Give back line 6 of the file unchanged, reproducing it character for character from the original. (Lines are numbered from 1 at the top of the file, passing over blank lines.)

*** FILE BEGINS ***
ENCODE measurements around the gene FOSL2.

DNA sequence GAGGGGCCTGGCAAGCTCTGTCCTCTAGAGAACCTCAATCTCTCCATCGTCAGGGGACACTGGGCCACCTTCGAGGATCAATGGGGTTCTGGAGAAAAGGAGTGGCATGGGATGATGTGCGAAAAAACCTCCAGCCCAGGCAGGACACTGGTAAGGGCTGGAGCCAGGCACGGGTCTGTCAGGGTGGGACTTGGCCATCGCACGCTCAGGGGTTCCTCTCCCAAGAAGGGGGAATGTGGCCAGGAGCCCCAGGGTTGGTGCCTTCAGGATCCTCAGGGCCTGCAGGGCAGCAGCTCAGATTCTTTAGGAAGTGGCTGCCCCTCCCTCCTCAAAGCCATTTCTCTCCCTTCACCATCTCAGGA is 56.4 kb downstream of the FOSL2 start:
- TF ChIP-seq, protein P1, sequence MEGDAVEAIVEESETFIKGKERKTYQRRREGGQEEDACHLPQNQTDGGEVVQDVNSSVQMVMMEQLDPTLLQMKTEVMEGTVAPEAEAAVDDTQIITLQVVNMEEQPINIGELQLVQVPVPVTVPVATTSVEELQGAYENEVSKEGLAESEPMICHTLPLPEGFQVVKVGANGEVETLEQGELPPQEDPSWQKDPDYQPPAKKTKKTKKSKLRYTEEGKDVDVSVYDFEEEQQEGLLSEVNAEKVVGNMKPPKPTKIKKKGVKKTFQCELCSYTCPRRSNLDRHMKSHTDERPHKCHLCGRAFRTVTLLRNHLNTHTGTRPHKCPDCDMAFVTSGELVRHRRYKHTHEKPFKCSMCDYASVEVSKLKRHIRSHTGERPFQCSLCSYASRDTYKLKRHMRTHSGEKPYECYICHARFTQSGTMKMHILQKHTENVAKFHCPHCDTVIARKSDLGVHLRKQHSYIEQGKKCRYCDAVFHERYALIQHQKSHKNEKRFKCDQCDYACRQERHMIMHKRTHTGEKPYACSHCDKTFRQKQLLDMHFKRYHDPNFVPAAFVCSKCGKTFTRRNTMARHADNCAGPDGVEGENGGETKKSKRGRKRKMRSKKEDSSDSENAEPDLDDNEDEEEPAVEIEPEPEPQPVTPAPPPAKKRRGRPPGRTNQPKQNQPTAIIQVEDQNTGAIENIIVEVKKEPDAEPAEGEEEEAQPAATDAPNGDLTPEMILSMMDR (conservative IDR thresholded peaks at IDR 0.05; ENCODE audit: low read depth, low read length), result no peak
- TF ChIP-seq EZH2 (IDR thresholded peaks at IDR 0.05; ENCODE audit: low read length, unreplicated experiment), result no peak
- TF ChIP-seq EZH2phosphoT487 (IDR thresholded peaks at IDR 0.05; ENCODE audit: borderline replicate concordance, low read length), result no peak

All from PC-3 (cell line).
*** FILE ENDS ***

All from PC-3 (cell line).